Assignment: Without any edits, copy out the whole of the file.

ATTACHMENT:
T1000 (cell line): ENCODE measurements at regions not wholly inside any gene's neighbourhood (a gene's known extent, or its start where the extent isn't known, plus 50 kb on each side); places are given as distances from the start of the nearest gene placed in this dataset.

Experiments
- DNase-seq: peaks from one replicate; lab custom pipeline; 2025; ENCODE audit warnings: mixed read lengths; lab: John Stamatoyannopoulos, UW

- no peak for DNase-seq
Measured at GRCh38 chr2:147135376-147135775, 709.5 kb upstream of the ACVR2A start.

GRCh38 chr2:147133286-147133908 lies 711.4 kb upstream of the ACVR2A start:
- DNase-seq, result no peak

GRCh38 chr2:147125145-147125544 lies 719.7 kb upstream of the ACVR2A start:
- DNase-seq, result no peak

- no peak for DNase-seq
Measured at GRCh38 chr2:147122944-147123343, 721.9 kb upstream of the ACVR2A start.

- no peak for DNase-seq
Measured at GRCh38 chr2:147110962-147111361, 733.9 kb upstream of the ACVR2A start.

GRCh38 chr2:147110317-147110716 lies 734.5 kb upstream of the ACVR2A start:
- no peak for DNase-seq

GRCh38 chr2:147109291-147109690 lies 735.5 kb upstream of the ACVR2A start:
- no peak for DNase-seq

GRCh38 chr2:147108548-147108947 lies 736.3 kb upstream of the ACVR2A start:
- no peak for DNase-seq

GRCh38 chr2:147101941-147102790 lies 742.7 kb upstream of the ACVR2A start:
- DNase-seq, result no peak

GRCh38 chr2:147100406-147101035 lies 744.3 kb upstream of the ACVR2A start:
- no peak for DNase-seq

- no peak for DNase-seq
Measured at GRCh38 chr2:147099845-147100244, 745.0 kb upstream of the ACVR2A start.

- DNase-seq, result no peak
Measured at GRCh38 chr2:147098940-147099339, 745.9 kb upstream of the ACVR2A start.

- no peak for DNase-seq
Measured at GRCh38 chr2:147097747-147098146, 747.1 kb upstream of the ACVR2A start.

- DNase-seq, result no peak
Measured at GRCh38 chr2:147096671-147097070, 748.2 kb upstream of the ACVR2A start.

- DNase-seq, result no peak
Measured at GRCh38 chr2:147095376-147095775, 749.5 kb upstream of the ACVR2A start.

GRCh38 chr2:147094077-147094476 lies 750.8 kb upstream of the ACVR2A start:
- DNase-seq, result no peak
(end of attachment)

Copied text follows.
T1000 (cell line): ENCODE measurements at regions not wholly inside any gene's neighbourhood (a gene's known extent, or its start where the extent isn't known, plus 50 kb on each side); places are given as distances from the start of the nearest gene placed in this dataset.

Experiments
- DNase-seq: peaks from one replicate; lab custom pipeline; 2025; ENCODE audit warnings: mixed read lengths; lab: John Stamatoyannopoulos, UW

- no peak for DNase-seq
Measured at GRCh38 chr2:147135376-147135775, 709.5 kb upstream of the ACVR2A start.

GRCh38 chr2:147133286-147133908 lies 711.4 kb upstream of the ACVR2A start:
- DNase-seq, result no peak

GRCh38 chr2:147125145-147125544 lies 719.7 kb upstream of the ACVR2A start:
- DNase-seq, result no peak

- no peak for DNase-seq
Measured at GRCh38 chr2:147122944-147123343, 721.9 kb upstream of the ACVR2A start.

- no peak for DNase-seq
Measured at GRCh38 chr2:147110962-147111361, 733.9 kb upstream of the ACVR2A start.

GRCh38 chr2:147110317-147110716 lies 734.5 kb upstream of the ACVR2A start:
- no peak for DNase-seq

GRCh38 chr2:147109291-147109690 lies 735.5 kb upstream of the ACVR2A start:
- no peak for DNase-seq

GRCh38 chr2:147108548-147108947 lies 736.3 kb upstream of the ACVR2A start:
- no peak for DNase-seq

GRCh38 chr2:147101941-147102790 lies 742.7 kb upstream of the ACVR2A start:
- DNase-seq, result no peak

GRCh38 chr2:147100406-147101035 lies 744.3 kb upstream of the ACVR2A start:
- no peak for DNase-seq

- no peak for DNase-seq
Measured at GRCh38 chr2:147099845-147100244, 745.0 kb upstream of the ACVR2A start.

- DNase-seq, result no peak
Measured at GRCh38 chr2:147098940-147099339, 745.9 kb upstream of the ACVR2A start.

- no peak for DNase-seq
Measured at GRCh38 chr2:147097747-147098146, 747.1 kb upstream of the ACVR2A start.

- DNase-seq, result no peak
Measured at GRCh38 chr2:147096671-147097070, 748.2 kb upstream of the ACVR2A start.

- DNase-seq, result no peak
Measured at GRCh38 chr2:147095376-147095775, 749.5 kb upstream of the ACVR2A start.

GRCh38 chr2:147094077-147094476 lies 750.8 kb upstream of the ACVR2A start:
- DNase-seq, result no peak